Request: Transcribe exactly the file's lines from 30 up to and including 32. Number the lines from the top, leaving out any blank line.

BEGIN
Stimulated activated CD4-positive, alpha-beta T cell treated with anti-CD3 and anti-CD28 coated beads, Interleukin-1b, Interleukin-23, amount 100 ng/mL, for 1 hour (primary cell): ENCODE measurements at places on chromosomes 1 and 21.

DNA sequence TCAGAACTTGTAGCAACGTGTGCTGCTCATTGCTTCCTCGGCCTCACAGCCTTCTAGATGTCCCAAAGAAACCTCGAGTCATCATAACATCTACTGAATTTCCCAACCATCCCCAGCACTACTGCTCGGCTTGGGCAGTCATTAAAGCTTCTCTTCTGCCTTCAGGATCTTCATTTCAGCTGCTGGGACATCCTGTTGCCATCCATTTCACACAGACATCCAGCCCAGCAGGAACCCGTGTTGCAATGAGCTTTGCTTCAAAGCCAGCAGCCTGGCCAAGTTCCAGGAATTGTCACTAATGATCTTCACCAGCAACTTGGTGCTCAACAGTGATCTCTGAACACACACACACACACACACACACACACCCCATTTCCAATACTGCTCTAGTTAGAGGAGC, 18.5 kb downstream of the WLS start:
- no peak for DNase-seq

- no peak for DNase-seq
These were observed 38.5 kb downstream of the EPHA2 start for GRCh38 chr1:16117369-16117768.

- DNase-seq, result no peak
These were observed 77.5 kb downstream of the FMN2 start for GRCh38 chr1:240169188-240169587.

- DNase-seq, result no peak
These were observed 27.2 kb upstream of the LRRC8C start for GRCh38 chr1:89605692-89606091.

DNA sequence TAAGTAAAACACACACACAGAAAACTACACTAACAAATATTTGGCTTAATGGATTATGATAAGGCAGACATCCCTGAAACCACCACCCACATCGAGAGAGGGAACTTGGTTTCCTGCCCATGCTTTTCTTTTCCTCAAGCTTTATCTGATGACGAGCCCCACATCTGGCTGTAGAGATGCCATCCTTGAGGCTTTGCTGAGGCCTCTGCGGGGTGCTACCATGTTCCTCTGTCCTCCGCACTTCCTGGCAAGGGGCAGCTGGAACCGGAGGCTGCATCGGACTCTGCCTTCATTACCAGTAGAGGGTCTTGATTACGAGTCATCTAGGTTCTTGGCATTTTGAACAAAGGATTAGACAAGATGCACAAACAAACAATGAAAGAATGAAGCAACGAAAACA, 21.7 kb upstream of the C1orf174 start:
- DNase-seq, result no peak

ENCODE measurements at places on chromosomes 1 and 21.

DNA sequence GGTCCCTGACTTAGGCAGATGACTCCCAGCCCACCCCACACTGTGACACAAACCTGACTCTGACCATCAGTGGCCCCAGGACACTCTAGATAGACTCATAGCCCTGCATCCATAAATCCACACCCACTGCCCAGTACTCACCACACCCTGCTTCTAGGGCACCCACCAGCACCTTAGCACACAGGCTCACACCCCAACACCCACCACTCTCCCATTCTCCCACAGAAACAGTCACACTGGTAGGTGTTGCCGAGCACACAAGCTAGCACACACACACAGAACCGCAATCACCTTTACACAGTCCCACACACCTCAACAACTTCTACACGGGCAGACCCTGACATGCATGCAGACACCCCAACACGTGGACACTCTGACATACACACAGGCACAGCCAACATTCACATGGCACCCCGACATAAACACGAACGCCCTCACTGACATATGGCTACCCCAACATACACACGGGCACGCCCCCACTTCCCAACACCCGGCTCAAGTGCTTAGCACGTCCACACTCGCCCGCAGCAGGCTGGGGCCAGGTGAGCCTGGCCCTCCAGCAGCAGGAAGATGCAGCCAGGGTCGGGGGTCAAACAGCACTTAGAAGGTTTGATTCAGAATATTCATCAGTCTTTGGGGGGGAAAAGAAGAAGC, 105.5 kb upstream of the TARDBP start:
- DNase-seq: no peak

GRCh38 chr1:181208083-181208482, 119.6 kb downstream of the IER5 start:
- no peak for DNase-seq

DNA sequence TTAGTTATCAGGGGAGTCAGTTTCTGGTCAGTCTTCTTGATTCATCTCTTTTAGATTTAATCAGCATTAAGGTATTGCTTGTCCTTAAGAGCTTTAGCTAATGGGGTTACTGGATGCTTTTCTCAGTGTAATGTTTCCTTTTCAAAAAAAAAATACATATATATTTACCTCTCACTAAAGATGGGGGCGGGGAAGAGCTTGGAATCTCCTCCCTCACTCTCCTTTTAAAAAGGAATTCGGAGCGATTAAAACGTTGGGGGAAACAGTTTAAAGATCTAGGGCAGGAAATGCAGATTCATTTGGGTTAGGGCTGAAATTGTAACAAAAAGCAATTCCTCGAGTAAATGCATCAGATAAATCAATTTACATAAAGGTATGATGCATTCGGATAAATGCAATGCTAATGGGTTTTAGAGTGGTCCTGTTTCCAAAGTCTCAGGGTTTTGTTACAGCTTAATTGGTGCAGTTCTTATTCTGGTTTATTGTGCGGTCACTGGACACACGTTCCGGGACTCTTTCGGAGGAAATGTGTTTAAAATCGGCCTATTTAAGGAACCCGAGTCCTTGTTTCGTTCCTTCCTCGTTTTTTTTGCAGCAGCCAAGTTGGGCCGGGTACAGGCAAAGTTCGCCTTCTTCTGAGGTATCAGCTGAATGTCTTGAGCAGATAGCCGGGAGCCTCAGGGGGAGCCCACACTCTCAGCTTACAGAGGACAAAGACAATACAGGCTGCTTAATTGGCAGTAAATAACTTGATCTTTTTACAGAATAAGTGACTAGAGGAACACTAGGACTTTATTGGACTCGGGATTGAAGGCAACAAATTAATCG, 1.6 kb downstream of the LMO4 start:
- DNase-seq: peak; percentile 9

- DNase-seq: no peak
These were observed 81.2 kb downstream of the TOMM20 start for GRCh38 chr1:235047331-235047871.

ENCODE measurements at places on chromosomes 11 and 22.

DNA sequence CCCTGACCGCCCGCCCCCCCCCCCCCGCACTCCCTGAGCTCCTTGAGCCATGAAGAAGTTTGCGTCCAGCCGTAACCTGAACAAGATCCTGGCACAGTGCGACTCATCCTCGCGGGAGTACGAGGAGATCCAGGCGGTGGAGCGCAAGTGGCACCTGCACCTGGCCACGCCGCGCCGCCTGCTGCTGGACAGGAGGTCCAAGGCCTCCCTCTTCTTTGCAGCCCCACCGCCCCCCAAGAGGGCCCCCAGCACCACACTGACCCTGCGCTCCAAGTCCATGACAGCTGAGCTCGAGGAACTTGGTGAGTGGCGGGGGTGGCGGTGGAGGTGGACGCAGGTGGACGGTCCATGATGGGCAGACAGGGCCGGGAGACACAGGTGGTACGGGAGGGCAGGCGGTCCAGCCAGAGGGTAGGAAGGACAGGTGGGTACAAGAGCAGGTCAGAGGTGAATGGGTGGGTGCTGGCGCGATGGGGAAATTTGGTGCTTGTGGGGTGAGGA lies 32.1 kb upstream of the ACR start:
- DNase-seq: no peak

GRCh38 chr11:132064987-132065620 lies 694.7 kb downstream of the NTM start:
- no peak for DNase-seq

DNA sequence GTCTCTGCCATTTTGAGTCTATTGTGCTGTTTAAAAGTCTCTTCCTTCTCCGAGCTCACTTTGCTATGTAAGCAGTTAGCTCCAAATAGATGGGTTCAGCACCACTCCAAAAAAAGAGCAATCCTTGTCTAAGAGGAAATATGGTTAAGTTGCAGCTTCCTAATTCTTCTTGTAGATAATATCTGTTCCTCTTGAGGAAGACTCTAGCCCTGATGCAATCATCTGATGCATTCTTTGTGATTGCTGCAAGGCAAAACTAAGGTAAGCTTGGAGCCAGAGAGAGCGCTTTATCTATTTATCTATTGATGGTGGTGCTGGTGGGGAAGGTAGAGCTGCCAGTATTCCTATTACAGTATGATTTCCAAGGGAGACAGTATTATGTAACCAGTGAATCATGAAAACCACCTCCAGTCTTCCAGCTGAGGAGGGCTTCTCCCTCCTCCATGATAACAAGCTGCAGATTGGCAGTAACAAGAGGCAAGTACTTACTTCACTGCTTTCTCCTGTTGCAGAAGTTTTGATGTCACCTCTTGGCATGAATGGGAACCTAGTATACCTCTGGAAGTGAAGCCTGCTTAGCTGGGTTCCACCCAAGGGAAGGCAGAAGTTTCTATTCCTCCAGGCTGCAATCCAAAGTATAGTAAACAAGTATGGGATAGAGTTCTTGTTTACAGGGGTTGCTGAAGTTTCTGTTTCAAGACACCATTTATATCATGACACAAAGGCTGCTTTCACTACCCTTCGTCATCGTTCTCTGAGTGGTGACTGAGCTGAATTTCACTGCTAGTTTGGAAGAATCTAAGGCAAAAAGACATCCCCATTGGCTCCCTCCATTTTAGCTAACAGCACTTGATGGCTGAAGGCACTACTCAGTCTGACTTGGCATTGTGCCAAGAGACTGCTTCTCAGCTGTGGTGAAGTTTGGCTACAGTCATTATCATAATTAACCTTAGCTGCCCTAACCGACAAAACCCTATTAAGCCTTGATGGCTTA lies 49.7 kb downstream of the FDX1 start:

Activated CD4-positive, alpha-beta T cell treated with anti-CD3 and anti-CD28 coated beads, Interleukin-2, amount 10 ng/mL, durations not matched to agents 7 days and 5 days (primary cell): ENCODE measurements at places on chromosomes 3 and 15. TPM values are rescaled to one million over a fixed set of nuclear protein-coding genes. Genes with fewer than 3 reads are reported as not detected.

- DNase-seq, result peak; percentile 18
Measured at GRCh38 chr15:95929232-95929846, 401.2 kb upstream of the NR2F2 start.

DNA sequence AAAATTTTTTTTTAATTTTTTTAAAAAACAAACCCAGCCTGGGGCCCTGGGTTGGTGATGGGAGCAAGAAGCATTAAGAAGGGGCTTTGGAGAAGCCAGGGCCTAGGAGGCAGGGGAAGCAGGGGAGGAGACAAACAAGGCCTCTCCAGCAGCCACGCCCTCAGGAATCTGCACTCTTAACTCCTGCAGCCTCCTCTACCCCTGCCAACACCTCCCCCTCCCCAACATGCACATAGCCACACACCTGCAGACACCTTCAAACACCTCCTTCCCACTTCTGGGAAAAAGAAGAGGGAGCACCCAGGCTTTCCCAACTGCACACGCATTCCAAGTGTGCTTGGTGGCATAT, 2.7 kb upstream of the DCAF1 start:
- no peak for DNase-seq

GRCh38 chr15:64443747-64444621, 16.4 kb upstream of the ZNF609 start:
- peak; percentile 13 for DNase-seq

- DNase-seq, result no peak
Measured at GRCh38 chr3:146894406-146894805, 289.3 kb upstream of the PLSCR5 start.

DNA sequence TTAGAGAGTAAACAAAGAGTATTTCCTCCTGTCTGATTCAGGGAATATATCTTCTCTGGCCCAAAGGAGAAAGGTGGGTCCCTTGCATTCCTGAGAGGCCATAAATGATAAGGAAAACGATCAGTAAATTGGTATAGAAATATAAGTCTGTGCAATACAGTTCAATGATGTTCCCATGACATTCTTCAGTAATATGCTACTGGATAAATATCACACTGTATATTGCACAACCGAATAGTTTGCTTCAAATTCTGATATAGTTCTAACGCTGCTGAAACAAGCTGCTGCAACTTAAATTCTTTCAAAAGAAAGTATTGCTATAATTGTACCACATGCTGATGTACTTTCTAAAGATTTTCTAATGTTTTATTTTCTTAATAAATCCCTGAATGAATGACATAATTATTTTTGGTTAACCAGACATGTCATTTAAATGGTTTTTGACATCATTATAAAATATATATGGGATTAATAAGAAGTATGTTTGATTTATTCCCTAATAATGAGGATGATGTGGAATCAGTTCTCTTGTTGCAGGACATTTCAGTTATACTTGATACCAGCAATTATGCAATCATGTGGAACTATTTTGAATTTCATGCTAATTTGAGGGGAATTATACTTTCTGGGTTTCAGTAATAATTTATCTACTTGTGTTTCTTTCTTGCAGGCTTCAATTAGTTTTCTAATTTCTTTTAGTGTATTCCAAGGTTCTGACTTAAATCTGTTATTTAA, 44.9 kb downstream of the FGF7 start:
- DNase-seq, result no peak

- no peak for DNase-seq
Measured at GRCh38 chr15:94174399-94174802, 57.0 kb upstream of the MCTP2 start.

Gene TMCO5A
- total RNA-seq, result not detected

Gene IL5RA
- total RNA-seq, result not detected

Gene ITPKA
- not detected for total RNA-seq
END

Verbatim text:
DNA sequence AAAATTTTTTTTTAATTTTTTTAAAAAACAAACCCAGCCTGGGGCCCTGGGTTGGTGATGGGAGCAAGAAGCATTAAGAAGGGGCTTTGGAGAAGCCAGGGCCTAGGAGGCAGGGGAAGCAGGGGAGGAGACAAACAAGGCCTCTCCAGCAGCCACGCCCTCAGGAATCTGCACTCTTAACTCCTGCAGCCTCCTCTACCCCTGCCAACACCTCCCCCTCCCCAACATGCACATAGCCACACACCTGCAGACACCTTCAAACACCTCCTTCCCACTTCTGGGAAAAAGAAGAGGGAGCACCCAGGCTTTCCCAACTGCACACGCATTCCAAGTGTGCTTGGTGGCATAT, 2.7 kb upstream of the DCAF1 start:
- no peak for DNase-seq

GRCh38 chr15:64443747-64444621, 16.4 kb upstream of the ZNF609 start: